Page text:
Jiao’s research focuses on investigation of precision medicine that is both applicable for specific diseases and affordable, through the use of advanced study design (i.e. adaptive treatment strategy), cutting-edge statistical methods, and machine learning approaches adopting longitudinal Big Data. As a pharmacoepidemiologist, he has experience in multiple therapeutic areas with a focus on cardiology and pulmonology.
Kim envisions developing AI-assisted imaging analysis and informatics tools that will accelerate the analysis of imaging data and provide insights into better understanding of disease progression. Ultimately, the AI-based tools will help in the rational design of disease prevention and treatment strategies. She is currently focusing on optimizing clinical trial designs for Duchenne muscular dystrophy and type 1 diabetes.
Rouhizadeh develops machine learning and natural language processing methods with applications to clinical and pharmaceutical outcomes and public health, focusing on three major goals: (a) identifying signs, symptoms, diseases, disorders, and medications from unstructured electronic health records, (b) detecting signals of neurological disorders affecting children and the elderly, and (c) computational models for identifying social and behavioral determinants of health.
Seabra is developing, in collaboration with Dr. Chenglong Li, applications that teach AIs to autonomously design, screen and optimize molecules that attack selected disease targets. The process can speed up the drug discovery process by suggesting molecules to be synthesized and tested with improved chances for success.
College of Public Health and Health Professions
Gullett’s research is focused on the use of machine learning methods to predict intervention outcomes and disease progression in older adults with mild cognitive impairment, and the relationship of white matter microstructure with clinical disorders and their associated neuropsychological function.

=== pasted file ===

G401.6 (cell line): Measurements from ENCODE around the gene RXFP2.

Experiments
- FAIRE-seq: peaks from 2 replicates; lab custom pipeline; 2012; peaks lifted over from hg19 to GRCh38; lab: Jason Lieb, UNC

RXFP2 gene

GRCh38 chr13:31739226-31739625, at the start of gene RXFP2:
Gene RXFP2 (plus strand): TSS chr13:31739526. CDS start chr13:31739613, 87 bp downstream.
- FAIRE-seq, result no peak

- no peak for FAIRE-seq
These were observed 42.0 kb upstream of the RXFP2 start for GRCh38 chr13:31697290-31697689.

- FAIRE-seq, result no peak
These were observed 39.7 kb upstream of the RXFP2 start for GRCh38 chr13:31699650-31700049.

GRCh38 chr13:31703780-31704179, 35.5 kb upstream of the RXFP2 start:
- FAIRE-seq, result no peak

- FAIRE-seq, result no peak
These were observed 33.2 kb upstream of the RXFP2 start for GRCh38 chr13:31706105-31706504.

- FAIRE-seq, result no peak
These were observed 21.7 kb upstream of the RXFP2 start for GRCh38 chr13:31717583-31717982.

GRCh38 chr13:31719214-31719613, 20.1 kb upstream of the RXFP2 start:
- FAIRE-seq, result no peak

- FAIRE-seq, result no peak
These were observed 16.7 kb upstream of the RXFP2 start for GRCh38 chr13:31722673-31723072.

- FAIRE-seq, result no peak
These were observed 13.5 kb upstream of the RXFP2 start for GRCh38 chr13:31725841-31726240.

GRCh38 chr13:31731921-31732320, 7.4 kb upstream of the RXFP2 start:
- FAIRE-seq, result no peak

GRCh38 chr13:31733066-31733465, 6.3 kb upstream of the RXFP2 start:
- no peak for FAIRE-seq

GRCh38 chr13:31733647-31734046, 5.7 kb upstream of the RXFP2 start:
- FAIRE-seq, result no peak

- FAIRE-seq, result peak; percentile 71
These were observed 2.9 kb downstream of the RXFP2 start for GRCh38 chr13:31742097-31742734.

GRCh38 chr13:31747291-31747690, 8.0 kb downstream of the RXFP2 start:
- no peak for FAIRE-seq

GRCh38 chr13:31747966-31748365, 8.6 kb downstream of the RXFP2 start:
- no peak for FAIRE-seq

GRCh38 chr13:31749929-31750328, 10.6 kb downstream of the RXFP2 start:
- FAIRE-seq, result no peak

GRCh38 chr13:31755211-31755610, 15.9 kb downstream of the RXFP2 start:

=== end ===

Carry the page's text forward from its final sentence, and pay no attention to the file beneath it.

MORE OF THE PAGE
Hammarlund merges health economics with innovations in artificial intelligence to investigate the role of social factors in the delivery of healthcare with the goal to better target policy solutions to disparities in health.
Indahlastari uses multimodal neuroimaging and machine learning enhanced computational models to improve the efficacy and reliability of treatment outcomes from non-invasive brain stimulation methods such as tDCS. Her current projects include predicting electrical current dose in stimulated brain regions, identifying sources of inter-individual variability in treatment outcomes, and investigating potential mechanisms that contribute to physiological changes caused by electrical stimulation.
Lin develops and applies computational technologies, including AI and physiologically based pharmacokinetic (PBPK) modeling for environmental chemicals, nanoparticles and drugs in animals and humans to address research questions related to nanomedicine, food safety and chemical risk assessments. His long-term goals is to develop AI-assisted computational models to support a “One Health” approach for decision-making in human, animal and environmental health.
College of Veterinary Medicine
Kim, as a veterinarian, focuses on developing novel diagnostic and therapeutic applications to improve both human and animal health using artificial intelligence. His interest is to define the underlying mechanisms of naturally occurring cancers in animals and humans. By integrating sophisticated disease modeling using iPSC, bioprinting, and genome engineering, he creates AI-implemented tools to revolutionize comparative and translational medicine.